In United States v. Rosen, 582 F.2d 1032, 1035-36 (5th Cir. 1978), this court listed nine factors that prior decisions had recognized under their particular facts were indicative of a doctor's dispensation of drugs for an illegitimate purpose and not in the usual course of a medical practice: (1) Inordinately large quantities of controlled substances are prescribed; (2) large numbers of prescriptions are issued; (3) no physical examinations are given; (4) patients are warned to fill their prescriptions at different pharmacies; (5) prescriptions are issued to patients known by the physician to be delivering the drugs to others; (6) prescriptions are issued at intervals inconsistent with legitimate medical treatment; (7) the physician uses street slang rather than medical terminology in referring to the drugs prescribed; (8) there is no logical relationship between the drugs prescribed and the condition to be treated; (9) the physician issues more than one prescription on occasions in order to spread them out.3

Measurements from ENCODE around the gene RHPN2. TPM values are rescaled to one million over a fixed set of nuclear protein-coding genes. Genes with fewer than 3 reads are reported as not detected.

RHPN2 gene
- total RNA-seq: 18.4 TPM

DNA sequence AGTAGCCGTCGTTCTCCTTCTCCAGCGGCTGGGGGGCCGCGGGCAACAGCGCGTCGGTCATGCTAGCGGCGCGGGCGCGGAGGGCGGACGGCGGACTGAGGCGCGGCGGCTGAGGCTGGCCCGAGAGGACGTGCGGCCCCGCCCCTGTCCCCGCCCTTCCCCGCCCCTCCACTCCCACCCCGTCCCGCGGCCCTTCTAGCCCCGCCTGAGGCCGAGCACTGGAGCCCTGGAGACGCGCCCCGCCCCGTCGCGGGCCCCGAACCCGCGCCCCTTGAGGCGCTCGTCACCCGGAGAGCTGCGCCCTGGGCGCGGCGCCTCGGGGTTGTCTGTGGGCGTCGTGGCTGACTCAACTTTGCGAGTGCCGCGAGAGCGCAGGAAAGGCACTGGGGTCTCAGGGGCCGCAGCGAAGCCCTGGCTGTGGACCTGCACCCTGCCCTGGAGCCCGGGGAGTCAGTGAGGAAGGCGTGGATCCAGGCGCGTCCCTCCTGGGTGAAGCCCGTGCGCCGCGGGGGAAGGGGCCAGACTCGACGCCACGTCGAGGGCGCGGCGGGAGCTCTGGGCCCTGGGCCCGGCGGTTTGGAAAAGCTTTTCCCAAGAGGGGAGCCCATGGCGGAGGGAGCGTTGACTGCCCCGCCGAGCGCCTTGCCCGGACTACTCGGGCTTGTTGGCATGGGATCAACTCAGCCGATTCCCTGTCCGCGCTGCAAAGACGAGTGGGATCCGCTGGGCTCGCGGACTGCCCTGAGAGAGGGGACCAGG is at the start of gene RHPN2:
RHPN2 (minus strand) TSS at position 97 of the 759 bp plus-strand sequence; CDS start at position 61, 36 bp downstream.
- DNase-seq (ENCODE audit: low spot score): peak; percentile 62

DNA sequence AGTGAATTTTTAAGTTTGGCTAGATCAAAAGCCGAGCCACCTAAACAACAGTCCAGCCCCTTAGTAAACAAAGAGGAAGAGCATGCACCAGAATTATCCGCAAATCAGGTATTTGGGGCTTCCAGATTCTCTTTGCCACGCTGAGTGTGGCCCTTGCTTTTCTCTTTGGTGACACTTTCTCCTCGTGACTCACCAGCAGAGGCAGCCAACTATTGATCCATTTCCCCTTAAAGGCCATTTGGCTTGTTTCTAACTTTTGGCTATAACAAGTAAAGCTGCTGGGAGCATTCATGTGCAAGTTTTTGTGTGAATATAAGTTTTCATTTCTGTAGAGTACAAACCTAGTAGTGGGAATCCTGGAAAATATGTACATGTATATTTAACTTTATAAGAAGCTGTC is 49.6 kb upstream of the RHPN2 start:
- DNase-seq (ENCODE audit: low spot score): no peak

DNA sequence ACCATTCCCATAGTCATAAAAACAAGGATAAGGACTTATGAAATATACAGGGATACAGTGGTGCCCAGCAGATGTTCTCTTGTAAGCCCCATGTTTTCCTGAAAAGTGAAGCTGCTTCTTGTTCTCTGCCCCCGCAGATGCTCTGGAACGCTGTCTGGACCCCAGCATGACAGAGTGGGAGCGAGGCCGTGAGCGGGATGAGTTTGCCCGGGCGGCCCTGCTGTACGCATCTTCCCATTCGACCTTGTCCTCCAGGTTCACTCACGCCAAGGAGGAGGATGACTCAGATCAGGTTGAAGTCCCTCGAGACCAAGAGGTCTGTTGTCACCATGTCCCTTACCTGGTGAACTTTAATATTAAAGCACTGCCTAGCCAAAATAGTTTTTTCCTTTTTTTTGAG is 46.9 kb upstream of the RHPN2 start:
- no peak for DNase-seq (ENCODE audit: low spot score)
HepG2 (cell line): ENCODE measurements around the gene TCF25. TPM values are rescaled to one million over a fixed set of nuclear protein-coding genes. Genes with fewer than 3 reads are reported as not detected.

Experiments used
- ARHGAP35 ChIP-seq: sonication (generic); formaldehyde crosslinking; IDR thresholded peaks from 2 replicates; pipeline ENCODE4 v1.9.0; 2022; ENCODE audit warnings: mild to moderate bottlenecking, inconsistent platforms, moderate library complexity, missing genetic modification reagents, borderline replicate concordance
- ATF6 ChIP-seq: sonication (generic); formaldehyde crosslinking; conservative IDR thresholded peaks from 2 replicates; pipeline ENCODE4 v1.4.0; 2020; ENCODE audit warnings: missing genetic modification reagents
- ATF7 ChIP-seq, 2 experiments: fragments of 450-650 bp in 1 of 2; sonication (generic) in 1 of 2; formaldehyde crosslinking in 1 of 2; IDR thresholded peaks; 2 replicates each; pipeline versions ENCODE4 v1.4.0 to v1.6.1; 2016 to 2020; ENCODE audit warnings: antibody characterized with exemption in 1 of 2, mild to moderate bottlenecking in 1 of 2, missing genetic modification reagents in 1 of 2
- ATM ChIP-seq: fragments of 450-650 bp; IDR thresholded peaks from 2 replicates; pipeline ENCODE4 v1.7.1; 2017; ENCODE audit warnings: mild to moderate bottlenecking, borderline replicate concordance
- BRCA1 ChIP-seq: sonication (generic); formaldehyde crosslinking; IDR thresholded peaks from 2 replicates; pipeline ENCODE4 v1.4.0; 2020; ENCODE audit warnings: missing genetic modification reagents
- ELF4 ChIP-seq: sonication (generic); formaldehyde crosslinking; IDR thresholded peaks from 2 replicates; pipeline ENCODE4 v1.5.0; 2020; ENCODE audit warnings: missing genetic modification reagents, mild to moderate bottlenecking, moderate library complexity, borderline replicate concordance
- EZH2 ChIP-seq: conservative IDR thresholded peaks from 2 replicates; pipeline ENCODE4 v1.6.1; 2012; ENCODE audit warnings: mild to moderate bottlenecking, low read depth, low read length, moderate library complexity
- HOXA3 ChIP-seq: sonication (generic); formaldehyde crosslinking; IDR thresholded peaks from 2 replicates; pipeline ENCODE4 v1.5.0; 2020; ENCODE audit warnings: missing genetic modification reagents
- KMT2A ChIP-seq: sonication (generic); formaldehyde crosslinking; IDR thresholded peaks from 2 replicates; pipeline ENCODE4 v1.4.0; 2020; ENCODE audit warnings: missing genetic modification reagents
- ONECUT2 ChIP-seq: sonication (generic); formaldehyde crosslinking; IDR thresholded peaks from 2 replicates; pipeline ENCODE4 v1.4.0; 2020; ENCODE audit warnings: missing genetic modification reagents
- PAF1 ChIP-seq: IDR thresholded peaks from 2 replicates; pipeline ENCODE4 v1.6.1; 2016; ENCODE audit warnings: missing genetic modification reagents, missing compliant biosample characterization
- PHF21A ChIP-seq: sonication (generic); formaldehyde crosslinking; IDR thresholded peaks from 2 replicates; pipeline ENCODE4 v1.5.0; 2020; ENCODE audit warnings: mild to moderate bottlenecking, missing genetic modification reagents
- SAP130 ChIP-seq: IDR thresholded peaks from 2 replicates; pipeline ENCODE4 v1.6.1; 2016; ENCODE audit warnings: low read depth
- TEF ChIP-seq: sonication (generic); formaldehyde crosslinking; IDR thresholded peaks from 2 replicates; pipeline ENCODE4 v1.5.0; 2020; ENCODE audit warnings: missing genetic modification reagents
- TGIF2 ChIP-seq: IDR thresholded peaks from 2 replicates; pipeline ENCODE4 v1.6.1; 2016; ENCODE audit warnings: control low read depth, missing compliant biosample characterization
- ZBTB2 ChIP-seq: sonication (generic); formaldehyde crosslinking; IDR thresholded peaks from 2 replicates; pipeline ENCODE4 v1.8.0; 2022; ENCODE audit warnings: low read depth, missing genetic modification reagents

With regard to the twelve prescriptions issued to Burger, only factors (5) and (7) are minimally present, although on at least one occasion extrinsic to the indictment a variation of factor (9) is available: